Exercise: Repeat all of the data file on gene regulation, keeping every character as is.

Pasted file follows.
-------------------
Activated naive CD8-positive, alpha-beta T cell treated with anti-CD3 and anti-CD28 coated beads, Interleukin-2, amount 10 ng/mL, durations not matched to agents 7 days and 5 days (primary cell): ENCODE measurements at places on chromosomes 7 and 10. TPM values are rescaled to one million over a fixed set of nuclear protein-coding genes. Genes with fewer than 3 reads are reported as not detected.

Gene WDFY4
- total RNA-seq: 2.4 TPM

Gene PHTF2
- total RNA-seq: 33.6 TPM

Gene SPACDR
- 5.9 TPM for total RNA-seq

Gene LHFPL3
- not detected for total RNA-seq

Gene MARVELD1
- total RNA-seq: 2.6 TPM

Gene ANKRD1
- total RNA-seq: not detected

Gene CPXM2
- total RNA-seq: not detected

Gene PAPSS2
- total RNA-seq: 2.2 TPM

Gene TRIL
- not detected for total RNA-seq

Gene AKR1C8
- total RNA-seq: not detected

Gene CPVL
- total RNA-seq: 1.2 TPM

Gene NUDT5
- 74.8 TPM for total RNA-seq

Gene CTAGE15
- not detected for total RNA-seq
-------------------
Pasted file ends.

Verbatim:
Activated naive CD8-positive, alpha-beta T cell treated with anti-CD3 and anti-CD28 coated beads, Interleukin-2, amount 10 ng/mL, durations not matched to agents 7 days and 5 days (primary cell): ENCODE measurements at places on chromosomes 7 and 10. TPM values are rescaled to one million over a fixed set of nuclear protein-coding genes. Genes with fewer than 3 reads are reported as not detected.

Gene WDFY4
- total RNA-seq: 2.4 TPM

Gene PHTF2
- total RNA-seq: 33.6 TPM

Gene SPACDR
- 5.9 TPM for total RNA-seq

Gene LHFPL3
- not detected for total RNA-seq

Gene MARVELD1
- total RNA-seq: 2.6 TPM

Gene ANKRD1
- total RNA-seq: not detected

Gene CPXM2
- total RNA-seq: not detected

Gene PAPSS2
- total RNA-seq: 2.2 TPM

Gene TRIL
- not detected for total RNA-seq

Gene AKR1C8
- total RNA-seq: not detected

Gene CPVL
- total RNA-seq: 1.2 TPM

Gene NUDT5
- 74.8 TPM for total RNA-seq

Gene CTAGE15
- not detected for total RNA-seq